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Main Idea / Reading Focus

Independence in Southeast Asia

Map: Southeast Asia

The Vietnam War

Faces of History: Ho Chi Minh

Map: The Vietnam War

Changes in Southeast Asia

Independence Struggles in Southeast Asia


Independence Struggles in Southeast Asia

Main Idea

Long under colonial domination, many Southeast Asian nations achieved independence in the postwar years. The transition, however, was not always a smooth one.

  • Reading Focus
  • How did independence come to Southeast Asia?
  • What were the main causes of the Vietnam War?
  • How has Southeast Asia changed in recent decades?

End of Colonial Presence

Colonial Powers

  • During war, Japanese occupied these Southeast Asian colonies
  • Occupation helped weaken grip of European, American powers
  • Some nations decided to end colonial presence in region at end of war
  • U.S. granted independence to Philippines; British gave up Burma
  • Before World War II, Southeast Asia controlled by major colonial powers
  • Burma, Malaya controlled by British; Philippines by United States; Indonesia was Dutch colony
  • Modern day countries of Vietnam, Laos, Cambodia part of French colony, French Indochina

Independence in Southeast Asia

Communist rebels in Malaya fought British before achieving independence

Group known as Vietminh fought French troops to win Vietnamese independence

Vietminh leader, Communist Ho Chi Minh

Received assistance from China, Soviet Union

Major goal was independence, not expansion of communism

After years of fighting, Vietminh defeated France; French control of Indochina ended



Make Generalizations

How did Southeast Asian nations achieve independence?

Answer(s): In some areas, Japanese occupation during World War II helped weaken the grip of the European and American powers in the region. In others, independence came with struggle.


Vietnam’s Future

Domino Theory

  • 1954, representatives from France, Vietnam, U.S., Soviet Union, other nations met to establish peace agreement for Vietnam
  • Talks reflected Cold War tensions
  • Worried about spread of communism, Western powers did not want Ho Chi Minh, Communists, to have complete control of Vietnam
  • Vietnam temporarily divided into northern, southern halves
  • Communists would control north
  • Voters to choose government for reunited Vietnam in 1956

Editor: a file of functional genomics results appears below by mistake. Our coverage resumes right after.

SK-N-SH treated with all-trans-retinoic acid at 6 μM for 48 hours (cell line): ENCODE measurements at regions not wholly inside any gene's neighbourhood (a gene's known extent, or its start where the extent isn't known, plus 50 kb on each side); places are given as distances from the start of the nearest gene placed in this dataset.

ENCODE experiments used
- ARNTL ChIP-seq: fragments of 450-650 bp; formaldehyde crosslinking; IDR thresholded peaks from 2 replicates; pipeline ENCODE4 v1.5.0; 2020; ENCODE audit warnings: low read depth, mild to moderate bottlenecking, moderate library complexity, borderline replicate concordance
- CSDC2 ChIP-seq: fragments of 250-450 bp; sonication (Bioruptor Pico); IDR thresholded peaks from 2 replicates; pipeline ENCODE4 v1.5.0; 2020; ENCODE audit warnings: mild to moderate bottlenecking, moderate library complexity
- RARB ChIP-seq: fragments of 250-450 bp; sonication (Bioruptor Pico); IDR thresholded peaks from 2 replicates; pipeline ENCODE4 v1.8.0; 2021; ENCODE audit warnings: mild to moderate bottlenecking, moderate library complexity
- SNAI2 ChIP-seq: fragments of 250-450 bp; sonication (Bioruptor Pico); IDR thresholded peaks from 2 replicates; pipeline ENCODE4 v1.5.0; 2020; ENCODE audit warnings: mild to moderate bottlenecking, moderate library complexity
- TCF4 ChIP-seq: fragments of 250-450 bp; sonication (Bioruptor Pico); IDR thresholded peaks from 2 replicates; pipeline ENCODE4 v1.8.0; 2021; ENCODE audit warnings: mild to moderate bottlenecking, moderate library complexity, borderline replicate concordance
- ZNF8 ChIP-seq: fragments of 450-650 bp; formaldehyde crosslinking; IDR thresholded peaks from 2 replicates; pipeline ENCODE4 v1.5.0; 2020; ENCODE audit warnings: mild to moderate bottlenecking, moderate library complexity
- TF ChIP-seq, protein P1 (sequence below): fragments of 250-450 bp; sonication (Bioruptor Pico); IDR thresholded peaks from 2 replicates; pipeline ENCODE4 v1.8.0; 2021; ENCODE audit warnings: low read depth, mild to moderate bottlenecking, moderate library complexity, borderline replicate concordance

• President Eisenhower warned if Vietnam fell to communism, other Southeast Asian nations would quickly follow
  • Belief that communism would spread called domino theory

The Vietnam War

Fighting with France was over, but conflict was not—Ho Chi Minh’s dream of a united, independent Vietnam would be achieved only after years of war.


Fighting Begins

  • U.S. supported South Vietnam
  • U.S. supported South Vietnam to keep from being taken over by North
  • South Vietnam leader Ngo Dinh Diem prevented 1956 election
  • Also made enemies with corrupt, brutal rule
  • Vietcong
  • Diem’s enemies formed Vietcong, “Vietnamese Communist”—not all Vietcong Communists; all shared goal of overthrowing Diem, reuniting Vietnam
  • Soon North Vietnamese entered South Vietnam, fought alongside Vietcong
  • Fighting Escalates
  • As Vietcong influence spread, U.S. increased aid to South Vietnam
  • Also sent thousands of military advisors to help South Vietnamese forces
  • August 1964, President Lyndon B. Johnson informed Congress two U.S. Navy ships subject of unprovoked attack by North Vietnamese gunboats

Gulf of Tonkin Resolution

  • True, one U.S. ship fired on by North Vietnamese; second attack seems to have been misunderstanding
  • Johnson did not mention full facts, Congress passed Gulf of Tonkin Resolution—gave Johnson power to expand U.S. involvement without formal declaration of war
  • American Presence in Vietnam
  • American military presence in Vietnam grew quickly, hundreds of thousands of combat troops sent to region
  • Increased U.S. involvement forced North Vietnam, Vietcong to change military strategy
  • Rather than press for quick victory, focused on outlasting enemies

Weakened Support

Opposition Grew

  • American leaders had claimed victory in Vietnam close at hand
  • Tet Offensive dramatically showed this was not case
  • Attacks greatly weakened American public support for war
  • After Tet Offensive, war expanded into Laos, Cambodia
  • North Vietnamese had supply network—Ho Chi Minh Trail
  • U.S. efforts to destroy trail failed
  • More Americans opposed war

Tet: A Turning Point

  • 1968, North Vietnamese army, Vietcong carried out daring strike against cities, other targets across South Vietnam
  • Attack began on Vietnamese New Year, called Tet—came to be known as Tet Offensive